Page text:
The With-End With instruction construct enables you to perform multiple operations on a single object. To start understanding how the With-End With construct works, examine the following procedure, which modifies five properties of a selection's formatting (the selection is assumed to be a Range object):
Selection.Font.Name = "Times New Roman" Selection.Font.FontStyle = "Bold Italic" Selection.Font.Size = l2
Selection.Font.Underline = xlUnderlineStyleSingle Selection.Font.Colorlndex = 5 End Sub
This procedure can be rewritten using the With-End With construct. The following procedure performs exactly like the preceding one:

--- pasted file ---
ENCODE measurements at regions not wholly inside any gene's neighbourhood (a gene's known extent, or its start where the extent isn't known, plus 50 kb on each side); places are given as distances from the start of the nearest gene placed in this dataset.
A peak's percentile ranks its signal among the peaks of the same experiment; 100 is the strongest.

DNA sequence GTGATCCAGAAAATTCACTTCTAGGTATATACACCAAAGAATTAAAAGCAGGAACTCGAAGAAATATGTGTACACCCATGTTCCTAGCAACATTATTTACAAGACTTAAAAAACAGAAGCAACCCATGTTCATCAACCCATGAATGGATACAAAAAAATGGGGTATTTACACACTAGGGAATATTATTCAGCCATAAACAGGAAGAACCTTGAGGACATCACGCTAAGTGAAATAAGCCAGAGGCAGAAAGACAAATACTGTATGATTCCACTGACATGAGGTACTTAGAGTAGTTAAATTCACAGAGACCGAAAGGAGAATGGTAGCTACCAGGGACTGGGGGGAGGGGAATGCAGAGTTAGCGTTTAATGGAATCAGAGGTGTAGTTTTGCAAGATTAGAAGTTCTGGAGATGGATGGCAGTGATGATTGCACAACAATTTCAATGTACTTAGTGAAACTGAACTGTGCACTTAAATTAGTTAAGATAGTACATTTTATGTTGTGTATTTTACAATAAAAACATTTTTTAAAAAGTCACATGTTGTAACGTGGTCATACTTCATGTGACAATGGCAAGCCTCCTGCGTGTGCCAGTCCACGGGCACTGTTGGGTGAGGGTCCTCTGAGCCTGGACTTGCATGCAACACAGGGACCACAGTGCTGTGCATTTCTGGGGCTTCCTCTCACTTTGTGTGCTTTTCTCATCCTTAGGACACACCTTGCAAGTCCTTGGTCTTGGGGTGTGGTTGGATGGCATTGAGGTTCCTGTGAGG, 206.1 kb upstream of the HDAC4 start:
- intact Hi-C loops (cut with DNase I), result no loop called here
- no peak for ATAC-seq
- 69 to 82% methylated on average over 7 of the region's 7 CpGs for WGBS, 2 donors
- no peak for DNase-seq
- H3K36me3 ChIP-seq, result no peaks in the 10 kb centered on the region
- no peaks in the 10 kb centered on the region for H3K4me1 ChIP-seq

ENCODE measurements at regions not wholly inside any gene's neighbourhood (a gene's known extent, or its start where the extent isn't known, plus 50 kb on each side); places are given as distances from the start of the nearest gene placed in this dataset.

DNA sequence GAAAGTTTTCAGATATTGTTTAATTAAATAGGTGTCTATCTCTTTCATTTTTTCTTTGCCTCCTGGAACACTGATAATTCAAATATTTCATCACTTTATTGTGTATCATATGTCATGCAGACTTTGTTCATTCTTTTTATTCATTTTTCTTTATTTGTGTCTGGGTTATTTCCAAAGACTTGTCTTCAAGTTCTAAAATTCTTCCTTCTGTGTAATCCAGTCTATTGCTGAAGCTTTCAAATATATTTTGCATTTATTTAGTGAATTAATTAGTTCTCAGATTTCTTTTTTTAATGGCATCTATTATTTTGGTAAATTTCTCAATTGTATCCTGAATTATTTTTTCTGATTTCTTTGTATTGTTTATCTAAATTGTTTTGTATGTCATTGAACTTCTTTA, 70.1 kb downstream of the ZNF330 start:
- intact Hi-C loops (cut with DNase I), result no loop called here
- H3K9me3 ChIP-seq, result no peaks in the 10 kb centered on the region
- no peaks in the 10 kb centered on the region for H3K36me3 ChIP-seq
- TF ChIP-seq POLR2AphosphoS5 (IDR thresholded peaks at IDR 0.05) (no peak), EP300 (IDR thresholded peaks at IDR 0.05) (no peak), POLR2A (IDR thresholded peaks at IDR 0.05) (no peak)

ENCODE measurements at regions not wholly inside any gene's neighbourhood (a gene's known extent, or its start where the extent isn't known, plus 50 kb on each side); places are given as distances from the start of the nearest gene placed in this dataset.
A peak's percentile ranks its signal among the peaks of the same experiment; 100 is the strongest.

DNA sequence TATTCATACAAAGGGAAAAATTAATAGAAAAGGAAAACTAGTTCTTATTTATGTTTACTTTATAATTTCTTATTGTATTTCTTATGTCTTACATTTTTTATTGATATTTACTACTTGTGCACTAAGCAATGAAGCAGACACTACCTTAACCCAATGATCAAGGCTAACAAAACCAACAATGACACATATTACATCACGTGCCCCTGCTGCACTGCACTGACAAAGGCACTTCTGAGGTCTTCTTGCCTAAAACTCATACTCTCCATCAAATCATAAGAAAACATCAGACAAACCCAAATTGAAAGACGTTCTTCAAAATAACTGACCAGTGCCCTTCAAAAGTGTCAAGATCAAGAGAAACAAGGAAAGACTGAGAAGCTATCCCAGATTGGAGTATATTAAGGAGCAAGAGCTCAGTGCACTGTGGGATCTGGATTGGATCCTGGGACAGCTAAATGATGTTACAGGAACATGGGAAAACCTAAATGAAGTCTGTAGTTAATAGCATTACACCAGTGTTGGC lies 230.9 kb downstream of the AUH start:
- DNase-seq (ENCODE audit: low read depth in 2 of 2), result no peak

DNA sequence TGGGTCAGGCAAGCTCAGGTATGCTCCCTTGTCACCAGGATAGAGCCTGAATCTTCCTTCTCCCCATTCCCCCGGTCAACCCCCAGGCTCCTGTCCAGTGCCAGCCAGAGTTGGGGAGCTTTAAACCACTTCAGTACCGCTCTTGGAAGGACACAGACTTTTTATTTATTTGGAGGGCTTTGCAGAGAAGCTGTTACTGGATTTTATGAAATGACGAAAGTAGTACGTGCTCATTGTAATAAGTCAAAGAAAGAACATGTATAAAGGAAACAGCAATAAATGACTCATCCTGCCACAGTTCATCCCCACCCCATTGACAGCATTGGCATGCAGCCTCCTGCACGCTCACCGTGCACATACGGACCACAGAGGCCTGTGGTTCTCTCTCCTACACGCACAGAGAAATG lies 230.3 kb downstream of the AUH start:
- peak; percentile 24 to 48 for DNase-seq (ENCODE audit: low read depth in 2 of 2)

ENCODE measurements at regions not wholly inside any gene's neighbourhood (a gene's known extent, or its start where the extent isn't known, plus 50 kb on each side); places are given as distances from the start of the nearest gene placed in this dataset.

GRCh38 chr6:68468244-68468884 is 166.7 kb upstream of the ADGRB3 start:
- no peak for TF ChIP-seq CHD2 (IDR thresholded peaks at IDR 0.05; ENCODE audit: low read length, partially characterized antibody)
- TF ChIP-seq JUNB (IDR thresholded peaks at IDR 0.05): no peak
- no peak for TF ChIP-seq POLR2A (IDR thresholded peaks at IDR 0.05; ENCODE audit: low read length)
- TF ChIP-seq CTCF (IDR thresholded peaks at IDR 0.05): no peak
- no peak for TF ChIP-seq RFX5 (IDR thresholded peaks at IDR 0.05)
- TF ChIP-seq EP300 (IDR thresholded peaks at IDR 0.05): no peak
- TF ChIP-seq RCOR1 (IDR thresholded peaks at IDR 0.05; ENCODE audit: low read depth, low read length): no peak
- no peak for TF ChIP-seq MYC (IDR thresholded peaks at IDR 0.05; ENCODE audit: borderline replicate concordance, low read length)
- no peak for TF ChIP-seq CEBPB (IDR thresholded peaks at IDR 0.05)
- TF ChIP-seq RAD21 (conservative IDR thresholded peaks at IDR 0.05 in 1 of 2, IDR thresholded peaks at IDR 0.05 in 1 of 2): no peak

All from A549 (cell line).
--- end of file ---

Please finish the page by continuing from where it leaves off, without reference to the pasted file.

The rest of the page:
.Name = "Times New Roman" .FontStyle = "Bold Italic"
.Underline = xlUnderlineStyleSingle .Colorlndex = 5 End With End Sub
Some people think that the second incarnation of the procedure is actually more difficult to read. Remember, though, that the objective is increased speed. Although the first version may be more straightforward and easier to understand, a procedure that uses the With-End With construct when changing several properties of an object can be significantly faster than the equivalent procedure that explicitly references the object in each statement.
When you record a VBA macro, Excel uses the With-End With construct every chance it gets.To see a good example of this construct, try recording your actions while you change the page setup by choosing the File ^ Page Setup command.
Was this article helpful?